At Aylesford, you can visit Oaklawn Farm Zoo, a fascinating and family-run facility that is known for having the largest display of big cats (lions, tigers, etc) and primates in our region. Aylesford is an agricultural community, with several cranberry operations, Holmestead Cheese on South Mountain where they make feta and offer many other cheeses and related products, and of course, more fruit farms and farm markets along the way.
The sprawling communities of Kingston and Greenwood are known for 14 Wing Greenwood RCAF base, where you’ll discover the Greenwood Military Aviation Museum, a fascinating look back at the history of our flying forces. A large static display of planes outside the museum is always open to visitors. Check out Marie et Guy House Bread in Kingston, a bona fide French bakery, if you’re feeling peckish, or any number of other café and restaurant options along the way.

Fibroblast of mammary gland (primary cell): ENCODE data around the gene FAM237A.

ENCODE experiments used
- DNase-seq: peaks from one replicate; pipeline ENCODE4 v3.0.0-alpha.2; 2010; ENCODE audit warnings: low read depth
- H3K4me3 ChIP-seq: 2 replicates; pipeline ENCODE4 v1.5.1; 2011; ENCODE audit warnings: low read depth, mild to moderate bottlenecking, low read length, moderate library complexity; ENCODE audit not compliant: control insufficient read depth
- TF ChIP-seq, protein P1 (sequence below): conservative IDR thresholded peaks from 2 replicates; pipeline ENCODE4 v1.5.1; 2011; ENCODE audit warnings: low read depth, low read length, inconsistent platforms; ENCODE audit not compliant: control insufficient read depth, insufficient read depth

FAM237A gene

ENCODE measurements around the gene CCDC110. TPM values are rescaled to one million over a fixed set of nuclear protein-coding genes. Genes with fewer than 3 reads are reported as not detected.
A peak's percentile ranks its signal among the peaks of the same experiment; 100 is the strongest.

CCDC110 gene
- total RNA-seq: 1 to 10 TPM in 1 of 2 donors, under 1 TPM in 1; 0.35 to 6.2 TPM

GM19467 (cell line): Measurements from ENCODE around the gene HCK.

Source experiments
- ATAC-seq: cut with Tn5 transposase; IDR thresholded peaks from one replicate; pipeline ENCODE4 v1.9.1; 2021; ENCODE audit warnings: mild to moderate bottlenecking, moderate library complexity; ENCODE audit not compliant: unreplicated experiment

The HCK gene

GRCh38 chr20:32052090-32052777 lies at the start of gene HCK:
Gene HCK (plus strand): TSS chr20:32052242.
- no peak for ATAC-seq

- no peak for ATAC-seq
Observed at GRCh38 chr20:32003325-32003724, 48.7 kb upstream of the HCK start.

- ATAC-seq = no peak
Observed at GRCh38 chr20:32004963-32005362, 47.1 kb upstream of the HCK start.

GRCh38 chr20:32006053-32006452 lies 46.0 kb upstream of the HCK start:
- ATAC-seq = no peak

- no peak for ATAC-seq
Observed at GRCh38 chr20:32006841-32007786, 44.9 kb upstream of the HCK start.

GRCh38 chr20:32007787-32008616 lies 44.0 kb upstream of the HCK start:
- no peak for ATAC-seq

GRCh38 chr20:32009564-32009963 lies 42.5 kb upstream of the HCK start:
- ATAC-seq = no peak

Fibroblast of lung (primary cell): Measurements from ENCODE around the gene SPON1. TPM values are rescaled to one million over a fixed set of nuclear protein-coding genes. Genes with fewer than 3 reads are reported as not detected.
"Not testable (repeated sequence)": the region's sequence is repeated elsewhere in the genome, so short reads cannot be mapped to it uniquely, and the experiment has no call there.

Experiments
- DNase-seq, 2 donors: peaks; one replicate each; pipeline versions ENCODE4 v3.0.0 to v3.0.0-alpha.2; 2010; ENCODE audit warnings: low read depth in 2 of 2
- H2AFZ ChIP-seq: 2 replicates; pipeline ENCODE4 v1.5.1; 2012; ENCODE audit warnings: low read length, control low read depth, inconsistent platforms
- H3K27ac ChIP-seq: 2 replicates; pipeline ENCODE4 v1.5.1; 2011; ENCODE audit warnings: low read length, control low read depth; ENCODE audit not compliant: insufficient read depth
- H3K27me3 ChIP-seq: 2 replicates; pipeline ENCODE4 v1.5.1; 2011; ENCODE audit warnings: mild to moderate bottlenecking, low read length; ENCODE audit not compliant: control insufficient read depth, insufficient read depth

Middleton is known as the Heart of the Valley and has a festival by that name every summer. An easy-going community with fascinating shops, it also boasts the Macdonald Museum, located in a former schoolhouse and home to a terrific clock and watch collection along with other exhibits and a research library.
Back on the trail, your route will take you through scenic farmland and the communities of Lawrencetown, Paradise, Bridgetown and Granville Centre before you reach Annapolis Royal. Here you’ll find everything from a booming farmers market on Wednesdays and Saturdays, the local Still Fired Distillery, Fort Anne National Historic Site, and the Annapolis Royal Historic Gardens, among other delights. There is a bounty of accommodations and dining options in the town, and from there you can make further day trips off the Harvest Moon Trailway to Bear River, Delaps Cove, Port Royal, and other hidden gems around
The Harvest Moon Trailway is part of the larger, provincial Blue Route that criss-crosses Nova Scotia, offering hundreds of kilometres of safer cycling for visitors and residents of the province (and beyond.) Pack a lunch and your bike and get out and explore!
Header caption: Blomidon from the trail.
Intro caption: Info panels about the Landscape of Grand-Pré